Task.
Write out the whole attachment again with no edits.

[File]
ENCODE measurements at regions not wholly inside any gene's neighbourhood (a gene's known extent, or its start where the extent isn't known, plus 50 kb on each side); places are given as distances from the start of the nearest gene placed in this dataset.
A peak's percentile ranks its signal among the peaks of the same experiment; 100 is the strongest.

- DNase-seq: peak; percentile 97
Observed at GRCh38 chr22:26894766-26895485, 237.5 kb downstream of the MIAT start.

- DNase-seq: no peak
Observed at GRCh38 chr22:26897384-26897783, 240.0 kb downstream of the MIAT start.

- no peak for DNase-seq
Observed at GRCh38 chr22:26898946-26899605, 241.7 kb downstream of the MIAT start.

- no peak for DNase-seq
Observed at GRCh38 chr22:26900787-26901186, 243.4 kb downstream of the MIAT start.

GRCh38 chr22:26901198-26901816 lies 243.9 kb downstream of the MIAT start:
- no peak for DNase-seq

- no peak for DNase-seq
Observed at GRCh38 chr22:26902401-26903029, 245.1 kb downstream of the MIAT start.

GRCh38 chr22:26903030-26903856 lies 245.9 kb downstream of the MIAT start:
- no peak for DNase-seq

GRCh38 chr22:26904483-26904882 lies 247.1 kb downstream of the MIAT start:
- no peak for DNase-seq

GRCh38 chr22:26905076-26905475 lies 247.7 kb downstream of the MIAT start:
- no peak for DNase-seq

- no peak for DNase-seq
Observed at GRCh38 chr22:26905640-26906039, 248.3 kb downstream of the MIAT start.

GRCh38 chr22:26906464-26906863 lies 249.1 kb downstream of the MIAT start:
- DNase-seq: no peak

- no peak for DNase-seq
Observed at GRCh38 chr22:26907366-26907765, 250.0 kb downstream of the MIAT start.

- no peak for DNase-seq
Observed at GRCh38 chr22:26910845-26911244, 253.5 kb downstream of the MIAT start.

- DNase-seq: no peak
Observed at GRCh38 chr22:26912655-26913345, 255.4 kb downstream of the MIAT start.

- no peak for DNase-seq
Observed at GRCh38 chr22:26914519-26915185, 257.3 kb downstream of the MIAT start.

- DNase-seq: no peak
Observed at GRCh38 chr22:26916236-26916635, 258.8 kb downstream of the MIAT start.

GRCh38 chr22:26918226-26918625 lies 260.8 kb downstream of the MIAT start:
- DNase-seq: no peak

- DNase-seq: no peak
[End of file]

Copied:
ENCODE measurements at regions not wholly inside any gene's neighbourhood (a gene's known extent, or its start where the extent isn't known, plus 50 kb on each side); places are given as distances from the start of the nearest gene placed in this dataset.
A peak's percentile ranks its signal among the peaks of the same experiment; 100 is the strongest.

- DNase-seq: peak; percentile 97
Observed at GRCh38 chr22:26894766-26895485, 237.5 kb downstream of the MIAT start.

- DNase-seq: no peak
Observed at GRCh38 chr22:26897384-26897783, 240.0 kb downstream of the MIAT start.

- no peak for DNase-seq
Observed at GRCh38 chr22:26898946-26899605, 241.7 kb downstream of the MIAT start.

- no peak for DNase-seq
Observed at GRCh38 chr22:26900787-26901186, 243.4 kb downstream of the MIAT start.

GRCh38 chr22:26901198-26901816 lies 243.9 kb downstream of the MIAT start:
- no peak for DNase-seq

- no peak for DNase-seq
Observed at GRCh38 chr22:26902401-26903029, 245.1 kb downstream of the MIAT start.

GRCh38 chr22:26903030-26903856 lies 245.9 kb downstream of the MIAT start:
- no peak for DNase-seq

GRCh38 chr22:26904483-26904882 lies 247.1 kb downstream of the MIAT start:
- no peak for DNase-seq

GRCh38 chr22:26905076-26905475 lies 247.7 kb downstream of the MIAT start:
- no peak for DNase-seq

- no peak for DNase-seq
Observed at GRCh38 chr22:26905640-26906039, 248.3 kb downstream of the MIAT start.

GRCh38 chr22:26906464-26906863 lies 249.1 kb downstream of the MIAT start:
- DNase-seq: no peak

- no peak for DNase-seq
Observed at GRCh38 chr22:26907366-26907765, 250.0 kb downstream of the MIAT start.

- no peak for DNase-seq
Observed at GRCh38 chr22:26910845-26911244, 253.5 kb downstream of the MIAT start.

- DNase-seq: no peak
Observed at GRCh38 chr22:26912655-26913345, 255.4 kb downstream of the MIAT start.

- no peak for DNase-seq
Observed at GRCh38 chr22:26914519-26915185, 257.3 kb downstream of the MIAT start.

- DNase-seq: no peak
Observed at GRCh38 chr22:26916236-26916635, 258.8 kb downstream of the MIAT start.

GRCh38 chr22:26918226-26918625 lies 260.8 kb downstream of the MIAT start:
- DNase-seq: no peak

- DNase-seq: no peak